Print This
Email This
Download This

Chromite mining

Chromite is a mineral that contains chromium. It is considered a strategic mineral, which generally means that it is necessary for military and industrial use during periods of national emergency. The strategic mineral concept was created during World War I and became law just prior to World War II with the passage of the Strategic Minerals Act of 1939. Chromite is used as an alloy of steel for hardening cutting tools, ordnance, and armor plate.

The story of chromite in Oregon begins during the Jurassic Period, approximately 150 million years ago, when both the Klamath and Blue mountains were part of Oregon's early Coast Range. Containing Oregon's oldest rocks, those mountains share the state's largest formations of peridotite and serpentine, the environment in which chromite is formed. Most deposits of chromite in Oregon have been found near Grants Pass on the Siskiyou National Forest and near John Day on the Malheur National Forest.

Domestic mining for chromite was restricted to a few locations in the United States, including Montana, California, and Oregon, and mining the mineral was only economically feasible during times of political conflict. During wartime, the United States government supported domestic production with price supports and strategic stockpiling programs. Without government support, most chromite was imported, since the expense of domestic production could not compete with larger foreign supplies. How vulnerable a position this was became clear when sea-lanes were closed and shipments were lost during World War II.

Most chromite is located in remote places in the state, so miners were generally motivated by patriotism and a need for work. To provide access and assistance to miners, the U.S. Forest Service supported the construction of primitive access roads on forestlands, and the Oregon Department of Geology provided survey and prospecting information and assay service.

To find the mineral, miners searched for a small piece of ore called “float” and followed it to the deposit, which is often in the shape of a lens-shaped “pod.” They worked small isolated deposits with hand tools. Larger deposits justified the cost of using dynamite, air compressors, jackhammers, and loading shovels/excavators. A few larger mines hired workers and provided room and board. Most operations were small, and many investments found little return. When the grade of the chromite was low, mills were needed to concentrate the ore; miners often converted mills used for gold.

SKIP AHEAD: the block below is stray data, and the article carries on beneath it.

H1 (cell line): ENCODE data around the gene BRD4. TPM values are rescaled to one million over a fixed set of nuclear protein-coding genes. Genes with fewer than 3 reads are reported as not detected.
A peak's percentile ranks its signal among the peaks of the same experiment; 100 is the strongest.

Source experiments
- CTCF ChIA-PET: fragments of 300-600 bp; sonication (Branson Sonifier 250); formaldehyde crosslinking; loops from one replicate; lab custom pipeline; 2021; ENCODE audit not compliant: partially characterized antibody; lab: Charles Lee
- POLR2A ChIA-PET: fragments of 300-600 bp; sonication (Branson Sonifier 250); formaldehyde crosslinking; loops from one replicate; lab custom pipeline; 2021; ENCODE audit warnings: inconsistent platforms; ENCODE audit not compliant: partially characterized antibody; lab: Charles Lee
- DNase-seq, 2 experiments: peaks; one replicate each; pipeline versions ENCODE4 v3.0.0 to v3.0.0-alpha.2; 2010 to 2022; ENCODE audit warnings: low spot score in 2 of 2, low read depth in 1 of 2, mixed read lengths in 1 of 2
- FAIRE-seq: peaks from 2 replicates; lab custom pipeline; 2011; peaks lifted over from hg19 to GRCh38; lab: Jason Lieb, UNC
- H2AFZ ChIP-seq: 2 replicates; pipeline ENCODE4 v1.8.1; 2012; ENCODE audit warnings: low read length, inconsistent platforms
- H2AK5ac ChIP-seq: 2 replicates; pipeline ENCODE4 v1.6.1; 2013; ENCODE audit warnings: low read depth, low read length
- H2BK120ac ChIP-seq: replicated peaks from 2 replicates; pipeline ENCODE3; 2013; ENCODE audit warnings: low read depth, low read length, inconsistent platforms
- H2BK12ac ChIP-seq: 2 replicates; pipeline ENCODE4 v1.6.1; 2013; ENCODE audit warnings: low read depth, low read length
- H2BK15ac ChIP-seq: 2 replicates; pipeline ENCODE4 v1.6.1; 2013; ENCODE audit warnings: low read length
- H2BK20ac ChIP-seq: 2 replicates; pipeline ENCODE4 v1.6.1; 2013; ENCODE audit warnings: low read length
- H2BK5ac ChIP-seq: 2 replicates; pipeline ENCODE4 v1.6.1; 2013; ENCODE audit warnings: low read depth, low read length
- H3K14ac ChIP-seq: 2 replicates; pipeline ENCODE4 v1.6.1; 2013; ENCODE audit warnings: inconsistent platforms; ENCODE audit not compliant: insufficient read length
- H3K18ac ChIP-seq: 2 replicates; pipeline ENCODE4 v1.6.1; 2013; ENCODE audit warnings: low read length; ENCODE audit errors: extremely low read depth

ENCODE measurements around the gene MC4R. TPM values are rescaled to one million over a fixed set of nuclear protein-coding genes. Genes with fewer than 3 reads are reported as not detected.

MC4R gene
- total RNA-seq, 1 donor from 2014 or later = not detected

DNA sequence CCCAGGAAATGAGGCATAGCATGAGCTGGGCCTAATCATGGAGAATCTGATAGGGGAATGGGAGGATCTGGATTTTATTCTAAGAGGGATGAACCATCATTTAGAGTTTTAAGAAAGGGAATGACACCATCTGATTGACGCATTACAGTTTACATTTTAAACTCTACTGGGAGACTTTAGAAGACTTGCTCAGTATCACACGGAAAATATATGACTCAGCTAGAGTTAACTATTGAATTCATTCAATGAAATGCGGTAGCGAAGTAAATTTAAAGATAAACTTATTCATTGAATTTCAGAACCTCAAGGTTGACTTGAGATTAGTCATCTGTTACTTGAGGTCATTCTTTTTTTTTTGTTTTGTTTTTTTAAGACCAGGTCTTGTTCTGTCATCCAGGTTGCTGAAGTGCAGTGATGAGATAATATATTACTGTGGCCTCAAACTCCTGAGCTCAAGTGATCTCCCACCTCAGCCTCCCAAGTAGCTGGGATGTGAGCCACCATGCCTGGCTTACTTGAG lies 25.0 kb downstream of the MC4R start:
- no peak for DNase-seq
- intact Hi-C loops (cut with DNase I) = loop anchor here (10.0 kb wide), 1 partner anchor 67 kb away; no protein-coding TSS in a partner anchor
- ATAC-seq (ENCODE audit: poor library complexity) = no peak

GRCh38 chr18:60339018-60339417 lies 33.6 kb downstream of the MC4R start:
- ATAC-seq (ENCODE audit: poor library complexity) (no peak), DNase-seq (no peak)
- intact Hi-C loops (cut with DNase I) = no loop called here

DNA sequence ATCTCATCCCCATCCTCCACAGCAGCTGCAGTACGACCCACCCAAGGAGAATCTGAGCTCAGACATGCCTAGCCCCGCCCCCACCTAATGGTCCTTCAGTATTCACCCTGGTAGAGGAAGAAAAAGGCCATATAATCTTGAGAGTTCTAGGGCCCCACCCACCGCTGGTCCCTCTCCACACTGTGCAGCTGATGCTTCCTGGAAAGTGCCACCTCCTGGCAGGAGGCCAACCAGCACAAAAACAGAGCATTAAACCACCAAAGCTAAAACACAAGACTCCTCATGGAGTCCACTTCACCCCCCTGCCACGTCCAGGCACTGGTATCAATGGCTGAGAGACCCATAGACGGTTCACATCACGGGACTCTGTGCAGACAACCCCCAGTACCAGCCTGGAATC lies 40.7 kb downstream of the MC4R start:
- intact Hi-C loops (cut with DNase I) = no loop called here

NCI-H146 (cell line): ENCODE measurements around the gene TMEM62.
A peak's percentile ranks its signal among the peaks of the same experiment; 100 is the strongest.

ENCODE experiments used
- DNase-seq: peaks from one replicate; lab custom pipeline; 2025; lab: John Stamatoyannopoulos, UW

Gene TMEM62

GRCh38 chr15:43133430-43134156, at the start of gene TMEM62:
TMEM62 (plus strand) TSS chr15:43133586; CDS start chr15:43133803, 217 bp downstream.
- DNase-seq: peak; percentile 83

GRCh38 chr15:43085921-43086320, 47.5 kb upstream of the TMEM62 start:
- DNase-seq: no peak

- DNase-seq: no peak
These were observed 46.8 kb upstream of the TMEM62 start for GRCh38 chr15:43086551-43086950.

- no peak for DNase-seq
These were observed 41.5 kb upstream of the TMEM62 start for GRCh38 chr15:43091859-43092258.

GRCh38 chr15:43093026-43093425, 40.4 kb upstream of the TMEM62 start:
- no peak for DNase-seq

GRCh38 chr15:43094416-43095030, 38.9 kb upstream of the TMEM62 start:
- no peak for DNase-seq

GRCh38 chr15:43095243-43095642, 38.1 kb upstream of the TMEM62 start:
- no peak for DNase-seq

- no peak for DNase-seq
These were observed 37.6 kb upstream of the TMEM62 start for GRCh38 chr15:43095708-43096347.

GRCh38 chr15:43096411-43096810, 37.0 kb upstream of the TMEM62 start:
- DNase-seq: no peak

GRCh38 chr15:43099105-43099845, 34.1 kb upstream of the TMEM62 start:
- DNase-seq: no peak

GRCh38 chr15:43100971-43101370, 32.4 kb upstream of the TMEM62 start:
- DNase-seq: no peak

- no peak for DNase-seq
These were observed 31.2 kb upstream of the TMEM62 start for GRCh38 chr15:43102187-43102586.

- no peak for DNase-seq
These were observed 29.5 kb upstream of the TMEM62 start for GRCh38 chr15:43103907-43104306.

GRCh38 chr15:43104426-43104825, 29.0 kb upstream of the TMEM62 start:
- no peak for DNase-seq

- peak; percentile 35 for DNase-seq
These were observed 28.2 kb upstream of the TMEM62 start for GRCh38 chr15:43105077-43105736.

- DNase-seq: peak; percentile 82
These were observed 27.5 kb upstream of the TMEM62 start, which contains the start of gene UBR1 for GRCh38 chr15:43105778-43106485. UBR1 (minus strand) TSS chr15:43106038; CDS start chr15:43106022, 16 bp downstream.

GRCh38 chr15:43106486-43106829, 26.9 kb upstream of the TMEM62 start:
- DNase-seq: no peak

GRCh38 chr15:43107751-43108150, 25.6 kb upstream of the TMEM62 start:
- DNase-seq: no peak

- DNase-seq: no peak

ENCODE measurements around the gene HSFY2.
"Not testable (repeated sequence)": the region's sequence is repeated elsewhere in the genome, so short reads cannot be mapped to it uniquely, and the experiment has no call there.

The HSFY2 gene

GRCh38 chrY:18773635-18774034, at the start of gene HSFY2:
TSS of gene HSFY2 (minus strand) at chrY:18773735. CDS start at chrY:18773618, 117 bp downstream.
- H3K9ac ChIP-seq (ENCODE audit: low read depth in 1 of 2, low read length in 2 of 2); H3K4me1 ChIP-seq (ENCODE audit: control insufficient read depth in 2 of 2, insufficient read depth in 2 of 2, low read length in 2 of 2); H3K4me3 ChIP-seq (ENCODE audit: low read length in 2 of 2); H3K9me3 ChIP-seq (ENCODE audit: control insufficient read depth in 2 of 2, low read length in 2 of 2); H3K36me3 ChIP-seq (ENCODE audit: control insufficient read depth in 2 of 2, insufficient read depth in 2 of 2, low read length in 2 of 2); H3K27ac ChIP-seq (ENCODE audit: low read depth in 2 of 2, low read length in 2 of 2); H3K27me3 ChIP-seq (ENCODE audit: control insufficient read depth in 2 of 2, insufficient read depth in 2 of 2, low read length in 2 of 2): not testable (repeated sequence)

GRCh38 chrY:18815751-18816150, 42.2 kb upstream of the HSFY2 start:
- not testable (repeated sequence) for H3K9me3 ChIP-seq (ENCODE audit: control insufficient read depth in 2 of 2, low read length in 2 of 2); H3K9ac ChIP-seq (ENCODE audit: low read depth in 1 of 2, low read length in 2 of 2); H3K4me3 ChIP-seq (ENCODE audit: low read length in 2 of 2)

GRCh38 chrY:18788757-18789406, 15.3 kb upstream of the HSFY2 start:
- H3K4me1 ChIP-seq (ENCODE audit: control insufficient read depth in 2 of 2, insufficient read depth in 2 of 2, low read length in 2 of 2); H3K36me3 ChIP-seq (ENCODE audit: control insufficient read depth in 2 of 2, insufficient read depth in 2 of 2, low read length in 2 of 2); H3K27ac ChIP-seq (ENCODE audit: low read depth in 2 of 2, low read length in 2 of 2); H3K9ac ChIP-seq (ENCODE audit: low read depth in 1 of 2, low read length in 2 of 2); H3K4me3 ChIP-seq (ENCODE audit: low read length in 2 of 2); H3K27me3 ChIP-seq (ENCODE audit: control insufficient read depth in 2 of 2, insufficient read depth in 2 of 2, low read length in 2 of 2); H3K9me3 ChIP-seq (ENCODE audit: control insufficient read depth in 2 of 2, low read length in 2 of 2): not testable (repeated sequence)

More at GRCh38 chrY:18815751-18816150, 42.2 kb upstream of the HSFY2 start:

During World War I and World War II, Oregon's contribution to the domestic production of chromite varied from one-fifth to one-quarter. The Blue Mountains provided most of the chromite from the state in the early years, but later the Klamath Mountains became the predominant source. In 1951, the federal government established one of its strategic receiving depots at Grants Pass, in response to the Korean Conflict and the deepening Cold War. At this depot, ore lots of all sizes were evaluated and purchased if they met the required grade. By the time the program ended in May 1958, it had received about 46,000 tons valued about $4 million from Oregon mines. During those periods, imported chromite dominated the U.S. supply, but knowledge and development of domestic sources were and remain strategically important.

Between World War I and the end of the stockpiling program in 1958, more than half of Oregon's total production of chromite came from Josephine County, followed by Grant County. Evidence of mining in the form of primitive roads, pits, tunnels, cabins, and mills can still be found on the landscape, including in the Kalmiopsis Wilderness.

While the United States has imported all its chromite since 1961, that could change with an Oregon Resources Corporation proposal to mine the black sands near Coos Bay. With permits approved, construction of facilities and exploration mining began in 2010. The unique qualities of large quantities of crushed sand may make unsubsidized chromite production economically feasible.

Written by:Rene Casteran
Other Works by this Author:
Chromite mining |


Further Reading:

Baldwin, Ewart M. Geology of Oregon, 3rd ed. Dubuque, Iowa: Kendall/Hunt Publishing Company, 1981.

Dole, Hollis M. Forward to Chromite in Southern Oregon. Bulletin No. 52. Portland: State of Oregon Department of Geology and Mineral Resources, 1961.

Oregon Resources Corportation. www.oregon-resources.com/Home_Page.html.

Walsh, Megan. "Chromite: Why here?" The [Coos Bay, Oreg.] World, April 10, 2010. theworldlink.com/news/local/article_eef6de8f-1285-5a75-8d65-2a4fe493f820.html.

Oregon Encyclopedia - Oregon History and Culture

Copyright © 2008-2014 Portland State University